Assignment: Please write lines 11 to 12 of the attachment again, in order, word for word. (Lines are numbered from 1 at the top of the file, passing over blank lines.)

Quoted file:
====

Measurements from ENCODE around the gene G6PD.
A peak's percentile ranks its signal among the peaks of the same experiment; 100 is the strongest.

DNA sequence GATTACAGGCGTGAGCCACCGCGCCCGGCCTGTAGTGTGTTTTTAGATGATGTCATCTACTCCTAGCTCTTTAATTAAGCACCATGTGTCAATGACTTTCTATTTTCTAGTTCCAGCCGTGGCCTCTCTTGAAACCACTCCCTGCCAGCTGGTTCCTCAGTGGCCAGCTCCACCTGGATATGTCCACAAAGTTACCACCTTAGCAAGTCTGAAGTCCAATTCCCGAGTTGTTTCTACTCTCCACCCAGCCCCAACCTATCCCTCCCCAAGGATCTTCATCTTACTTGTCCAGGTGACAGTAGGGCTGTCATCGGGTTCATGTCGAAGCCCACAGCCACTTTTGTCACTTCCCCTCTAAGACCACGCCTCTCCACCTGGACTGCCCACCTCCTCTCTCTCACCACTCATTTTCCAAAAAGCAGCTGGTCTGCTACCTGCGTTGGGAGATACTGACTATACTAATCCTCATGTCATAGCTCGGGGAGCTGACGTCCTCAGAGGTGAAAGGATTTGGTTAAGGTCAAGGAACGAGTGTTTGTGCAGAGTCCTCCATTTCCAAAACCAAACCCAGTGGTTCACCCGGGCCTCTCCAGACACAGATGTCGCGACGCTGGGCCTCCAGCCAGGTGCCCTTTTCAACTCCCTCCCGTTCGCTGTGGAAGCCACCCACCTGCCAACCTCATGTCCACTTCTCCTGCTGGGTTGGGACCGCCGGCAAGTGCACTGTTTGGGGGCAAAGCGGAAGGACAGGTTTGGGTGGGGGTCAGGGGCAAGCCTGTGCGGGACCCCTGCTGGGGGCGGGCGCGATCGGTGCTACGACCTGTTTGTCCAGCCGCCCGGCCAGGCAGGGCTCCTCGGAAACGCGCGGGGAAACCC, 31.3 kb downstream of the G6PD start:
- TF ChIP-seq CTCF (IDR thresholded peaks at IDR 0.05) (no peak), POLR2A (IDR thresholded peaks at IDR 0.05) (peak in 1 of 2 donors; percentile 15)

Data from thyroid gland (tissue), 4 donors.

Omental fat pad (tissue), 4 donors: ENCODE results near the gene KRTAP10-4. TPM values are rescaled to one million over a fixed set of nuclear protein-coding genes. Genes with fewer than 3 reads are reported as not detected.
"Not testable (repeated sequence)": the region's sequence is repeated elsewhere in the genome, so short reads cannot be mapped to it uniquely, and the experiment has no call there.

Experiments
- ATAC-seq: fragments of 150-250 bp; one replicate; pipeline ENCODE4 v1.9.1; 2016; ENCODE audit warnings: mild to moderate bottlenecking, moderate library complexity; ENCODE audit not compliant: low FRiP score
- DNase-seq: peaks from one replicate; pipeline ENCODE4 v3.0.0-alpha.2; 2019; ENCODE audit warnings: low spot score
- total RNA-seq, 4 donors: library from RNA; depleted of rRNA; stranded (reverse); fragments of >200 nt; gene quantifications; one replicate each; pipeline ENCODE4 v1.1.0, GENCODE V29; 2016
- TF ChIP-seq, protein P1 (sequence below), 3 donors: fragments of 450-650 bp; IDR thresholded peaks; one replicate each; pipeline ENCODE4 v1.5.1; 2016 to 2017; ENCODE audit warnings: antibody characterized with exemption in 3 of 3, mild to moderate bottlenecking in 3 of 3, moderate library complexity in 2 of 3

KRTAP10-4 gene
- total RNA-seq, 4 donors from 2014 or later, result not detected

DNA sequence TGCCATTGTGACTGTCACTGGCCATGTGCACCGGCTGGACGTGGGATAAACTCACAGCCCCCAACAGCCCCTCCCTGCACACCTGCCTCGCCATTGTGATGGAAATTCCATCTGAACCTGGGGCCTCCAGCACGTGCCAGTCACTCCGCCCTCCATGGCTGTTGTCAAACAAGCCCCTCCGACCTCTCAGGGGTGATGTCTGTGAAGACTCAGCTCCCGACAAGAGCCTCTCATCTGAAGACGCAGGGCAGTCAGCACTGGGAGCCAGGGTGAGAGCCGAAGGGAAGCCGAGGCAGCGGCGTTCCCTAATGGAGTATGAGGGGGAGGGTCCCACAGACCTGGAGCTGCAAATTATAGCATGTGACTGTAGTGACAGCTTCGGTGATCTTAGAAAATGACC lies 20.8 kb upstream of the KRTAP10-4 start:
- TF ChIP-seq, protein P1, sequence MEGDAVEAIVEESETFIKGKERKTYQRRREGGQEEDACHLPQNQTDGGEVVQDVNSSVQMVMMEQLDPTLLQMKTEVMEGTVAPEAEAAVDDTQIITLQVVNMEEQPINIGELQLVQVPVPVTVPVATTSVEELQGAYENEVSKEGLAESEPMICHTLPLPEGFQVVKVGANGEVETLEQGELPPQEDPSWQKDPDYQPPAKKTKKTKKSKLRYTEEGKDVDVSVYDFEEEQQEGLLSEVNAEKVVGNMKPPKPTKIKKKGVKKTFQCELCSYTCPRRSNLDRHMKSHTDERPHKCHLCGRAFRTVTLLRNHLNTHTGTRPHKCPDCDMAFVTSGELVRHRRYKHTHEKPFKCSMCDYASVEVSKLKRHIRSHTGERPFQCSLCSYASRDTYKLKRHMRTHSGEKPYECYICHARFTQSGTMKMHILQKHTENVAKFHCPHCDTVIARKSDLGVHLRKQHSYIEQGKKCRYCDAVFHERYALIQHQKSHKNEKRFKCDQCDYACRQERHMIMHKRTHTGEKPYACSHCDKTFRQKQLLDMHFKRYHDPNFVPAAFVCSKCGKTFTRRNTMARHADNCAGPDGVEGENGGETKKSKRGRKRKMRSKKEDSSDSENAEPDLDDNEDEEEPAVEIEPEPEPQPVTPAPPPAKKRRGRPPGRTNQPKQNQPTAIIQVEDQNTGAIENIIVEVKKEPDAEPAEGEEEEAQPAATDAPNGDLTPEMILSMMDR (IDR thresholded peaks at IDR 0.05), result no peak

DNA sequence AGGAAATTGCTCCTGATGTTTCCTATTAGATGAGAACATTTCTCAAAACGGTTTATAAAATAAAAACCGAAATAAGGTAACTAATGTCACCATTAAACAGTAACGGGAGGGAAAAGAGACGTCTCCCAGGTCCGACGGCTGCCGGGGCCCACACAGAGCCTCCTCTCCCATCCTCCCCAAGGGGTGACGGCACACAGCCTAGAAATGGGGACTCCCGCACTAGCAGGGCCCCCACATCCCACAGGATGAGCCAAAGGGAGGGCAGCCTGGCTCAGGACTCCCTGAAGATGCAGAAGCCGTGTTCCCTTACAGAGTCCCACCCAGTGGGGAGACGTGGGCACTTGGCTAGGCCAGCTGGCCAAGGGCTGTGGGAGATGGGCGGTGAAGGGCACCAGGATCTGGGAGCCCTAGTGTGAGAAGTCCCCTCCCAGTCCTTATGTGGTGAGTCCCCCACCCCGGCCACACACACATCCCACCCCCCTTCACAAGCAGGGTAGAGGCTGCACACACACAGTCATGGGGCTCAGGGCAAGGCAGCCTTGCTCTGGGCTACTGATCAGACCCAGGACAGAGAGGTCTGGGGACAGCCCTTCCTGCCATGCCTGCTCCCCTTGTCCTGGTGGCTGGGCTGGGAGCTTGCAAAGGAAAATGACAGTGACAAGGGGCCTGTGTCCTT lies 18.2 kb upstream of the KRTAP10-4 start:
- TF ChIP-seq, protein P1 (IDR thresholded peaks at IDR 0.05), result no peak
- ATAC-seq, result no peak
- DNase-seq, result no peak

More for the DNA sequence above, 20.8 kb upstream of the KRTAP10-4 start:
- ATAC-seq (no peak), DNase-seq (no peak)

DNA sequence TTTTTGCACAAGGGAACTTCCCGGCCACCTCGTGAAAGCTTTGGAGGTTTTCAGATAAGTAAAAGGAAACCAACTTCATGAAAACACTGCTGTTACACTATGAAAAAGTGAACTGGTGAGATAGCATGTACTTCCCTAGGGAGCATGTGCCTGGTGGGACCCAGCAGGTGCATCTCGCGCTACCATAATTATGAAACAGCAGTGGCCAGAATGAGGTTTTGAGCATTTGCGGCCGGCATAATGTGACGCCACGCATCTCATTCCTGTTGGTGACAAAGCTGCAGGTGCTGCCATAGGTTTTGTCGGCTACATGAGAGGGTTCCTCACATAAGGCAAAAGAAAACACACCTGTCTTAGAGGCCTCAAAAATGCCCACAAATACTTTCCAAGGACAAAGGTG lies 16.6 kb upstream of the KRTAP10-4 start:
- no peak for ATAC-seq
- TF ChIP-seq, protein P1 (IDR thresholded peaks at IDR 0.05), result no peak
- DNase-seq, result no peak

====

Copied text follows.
- total RNA-seq, 4 donors: library from RNA; depleted of rRNA; stranded (reverse); fragments of >200 nt; gene quantifications; one replicate each; pipeline ENCODE4 v1.1.0, GENCODE V29; 2016
- TF ChIP-seq, protein P1 (sequence below), 3 donors: fragments of 450-650 bp; IDR thresholded peaks; one replicate each; pipeline ENCODE4 v1.5.1; 2016 to 2017; ENCODE audit warnings: antibody characterized with exemption in 3 of 3, mild to moderate bottlenecking in 3 of 3, moderate library complexity in 2 of 3